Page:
​I haven’t heard of Tomar before my time in Portugal, but it’s one of the homes to the Knights of Templar.

This town is known for this big convent and castle on top of the hill, which was home to friars and knights apart of the order in the beginning of the 12 century.
A century or two later, they were expelled only to be replaced by a new order, which was basically the same.
The town is 2 hours north of Lisbon. It’s almost to Coimbra. If you have your own car, I suggest perhaps doing both in one long day on your way from Porto to Lisbon.
There are 2 other UNESCO towns near Tomar and also very doable to do all three if you have your own car.
I don’t. So I took the 9.45 train (pretty much every hour) from St. Apolonia station to arrive in Tomar at 11.51. The tourist office is pretty much a direct shot from the train, it’s near a lovely park at the base of the hill.
I grabbed some info such as a map and a self guided tour map. The man didn’t speak much English, but as I was walking around I noticed it was mainly Portuguese tourists. The tourist office man showed great excitement when pointing things out on the map- like circling where we were on the map so much that that spot is barely recognizable. I think his excitement was from the fact that I was American and or English speaker.

I did the convent/castle first as I read that that takes an hour to two hours. It’s not a far hike, but it’s a bit steep.
Remember I said there are other towns? Well you can buy a combined ticket for this and those 2 for 15 euros (reduced prices for students, etc of 50%). I didn’t know they were in other towns and thought maybe it was all in the same building. I’ve seen other places have separate tickets for different parts of the building.
“Ola, do you speak English?”
He shook his head,
“Bad. What do you want?” He growled.
“Are all these here?”
“No. Different cities.”
I got the single ticket for 3 euros (6 full price).
That seemed to put a smile on his face and I entered.
I got lost a few times I have to admit. There are so many rooms and they basically let you wander around exploring. There is a famous window here and of course the classic blue and white tiles.
It was so beautiful. I did end up spending an hour or so here.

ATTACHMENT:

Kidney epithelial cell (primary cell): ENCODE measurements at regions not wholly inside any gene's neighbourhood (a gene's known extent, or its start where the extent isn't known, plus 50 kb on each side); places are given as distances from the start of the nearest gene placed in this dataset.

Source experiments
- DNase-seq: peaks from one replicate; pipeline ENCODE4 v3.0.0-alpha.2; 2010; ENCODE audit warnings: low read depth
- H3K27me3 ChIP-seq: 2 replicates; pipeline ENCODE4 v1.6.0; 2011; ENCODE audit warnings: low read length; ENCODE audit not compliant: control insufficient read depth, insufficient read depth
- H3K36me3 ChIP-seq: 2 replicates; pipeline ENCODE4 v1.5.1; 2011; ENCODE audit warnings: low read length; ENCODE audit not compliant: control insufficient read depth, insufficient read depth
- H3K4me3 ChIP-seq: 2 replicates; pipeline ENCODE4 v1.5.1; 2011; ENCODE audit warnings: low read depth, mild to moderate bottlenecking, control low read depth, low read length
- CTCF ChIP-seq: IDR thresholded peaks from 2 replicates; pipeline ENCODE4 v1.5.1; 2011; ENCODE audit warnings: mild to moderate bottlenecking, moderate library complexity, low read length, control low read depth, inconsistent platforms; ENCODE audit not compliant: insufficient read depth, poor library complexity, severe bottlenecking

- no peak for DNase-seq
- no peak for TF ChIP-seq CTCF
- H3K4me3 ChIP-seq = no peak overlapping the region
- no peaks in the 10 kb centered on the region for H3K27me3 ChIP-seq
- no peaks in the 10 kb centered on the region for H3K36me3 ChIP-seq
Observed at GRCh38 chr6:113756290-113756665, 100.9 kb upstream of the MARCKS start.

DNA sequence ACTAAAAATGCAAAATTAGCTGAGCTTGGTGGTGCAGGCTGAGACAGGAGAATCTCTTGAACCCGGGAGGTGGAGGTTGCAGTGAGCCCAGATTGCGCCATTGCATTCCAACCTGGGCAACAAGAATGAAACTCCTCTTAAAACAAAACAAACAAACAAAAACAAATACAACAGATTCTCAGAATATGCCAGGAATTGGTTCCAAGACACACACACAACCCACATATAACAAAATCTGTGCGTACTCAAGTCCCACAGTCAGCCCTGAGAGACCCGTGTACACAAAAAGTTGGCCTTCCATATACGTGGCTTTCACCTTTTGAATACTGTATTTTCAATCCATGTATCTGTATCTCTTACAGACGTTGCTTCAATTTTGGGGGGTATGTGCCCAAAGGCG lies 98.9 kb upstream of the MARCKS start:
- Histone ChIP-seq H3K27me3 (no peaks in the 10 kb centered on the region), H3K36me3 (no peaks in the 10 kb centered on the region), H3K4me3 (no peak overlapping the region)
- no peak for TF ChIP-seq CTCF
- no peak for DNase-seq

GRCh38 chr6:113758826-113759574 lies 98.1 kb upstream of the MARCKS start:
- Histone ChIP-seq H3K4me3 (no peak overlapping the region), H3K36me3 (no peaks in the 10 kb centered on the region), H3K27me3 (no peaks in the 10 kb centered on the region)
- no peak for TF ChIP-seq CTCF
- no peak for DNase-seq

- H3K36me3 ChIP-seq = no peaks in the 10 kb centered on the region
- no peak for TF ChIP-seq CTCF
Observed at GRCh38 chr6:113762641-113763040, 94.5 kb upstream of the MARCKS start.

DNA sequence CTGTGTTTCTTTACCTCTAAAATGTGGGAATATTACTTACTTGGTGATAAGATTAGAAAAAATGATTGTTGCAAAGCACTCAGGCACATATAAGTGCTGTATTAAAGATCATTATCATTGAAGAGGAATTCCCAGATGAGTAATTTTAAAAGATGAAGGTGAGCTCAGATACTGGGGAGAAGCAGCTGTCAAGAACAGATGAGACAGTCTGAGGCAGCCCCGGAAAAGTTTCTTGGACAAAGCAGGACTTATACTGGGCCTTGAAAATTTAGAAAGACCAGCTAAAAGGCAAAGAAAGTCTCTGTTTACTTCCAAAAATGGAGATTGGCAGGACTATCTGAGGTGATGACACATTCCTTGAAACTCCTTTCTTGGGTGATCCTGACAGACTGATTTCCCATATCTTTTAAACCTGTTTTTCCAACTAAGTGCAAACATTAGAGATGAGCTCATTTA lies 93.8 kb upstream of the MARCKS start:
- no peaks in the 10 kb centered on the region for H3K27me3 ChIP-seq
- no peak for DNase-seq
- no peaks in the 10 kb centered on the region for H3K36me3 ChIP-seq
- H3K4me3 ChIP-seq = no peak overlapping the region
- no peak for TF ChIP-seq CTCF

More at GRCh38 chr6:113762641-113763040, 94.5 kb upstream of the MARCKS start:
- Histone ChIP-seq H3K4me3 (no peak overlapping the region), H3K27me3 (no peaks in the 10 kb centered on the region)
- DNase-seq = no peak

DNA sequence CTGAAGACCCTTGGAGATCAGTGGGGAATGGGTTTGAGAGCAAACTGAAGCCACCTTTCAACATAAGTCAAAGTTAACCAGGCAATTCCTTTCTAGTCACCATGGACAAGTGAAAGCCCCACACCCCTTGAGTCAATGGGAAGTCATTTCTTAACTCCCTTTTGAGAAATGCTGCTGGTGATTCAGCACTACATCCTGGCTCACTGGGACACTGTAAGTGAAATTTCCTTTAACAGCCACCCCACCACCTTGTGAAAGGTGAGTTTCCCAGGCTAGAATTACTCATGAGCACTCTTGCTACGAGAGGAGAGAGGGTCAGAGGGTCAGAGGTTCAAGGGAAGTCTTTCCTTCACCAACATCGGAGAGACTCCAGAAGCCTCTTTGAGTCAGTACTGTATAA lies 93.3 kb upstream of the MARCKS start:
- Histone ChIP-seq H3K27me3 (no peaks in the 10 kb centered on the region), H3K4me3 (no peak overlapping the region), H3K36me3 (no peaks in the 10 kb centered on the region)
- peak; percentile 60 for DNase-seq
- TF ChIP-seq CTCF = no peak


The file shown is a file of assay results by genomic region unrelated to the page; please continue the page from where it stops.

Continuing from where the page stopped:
The castle are the medieval walls around the convent (you enter through its gate) and below the convent is some gardens that were part of the castle.
I made my way down to the main square and walked to the small park near the river and over to another church where the founder of the order is buried. I walked around the town a bit and tried to see the oldest Portuguese synagogue, but it was undergoing severe repairs.

Even though I was really cold when I arrived, the sun heated up a bit to the point that I was craving ice cream. I got stratticela gelato. It tasted different and I realized it was because it was made with brownie pieces and not chocolate chips.
The ice cream lady also chuckled when I said Obrigada (thank you for females). I’m pretty sure I’m saying it right, but again, maybe she was just surprised I was trying to speak it?

It was also strange. There was this fog in the air when I left Lisbon and it still persisted when I entered Tomar. When u got off the train, the scent was familiar to me. I’ve been around many fires and this fog smelled like smoke. It persisted the whole day even with the sun shinning brightly- it must have been a fire and in which many locals told me that Portugal gets bad fires often. Recently there was a bad fire that killed over 100 people, maybe 150?
I got on the 15.11 train back to Lisbon (every hour). It was a nice town. Like I mentioned, I wish I had my own car so I could explore the area more, but it was nice and I’m glad I went.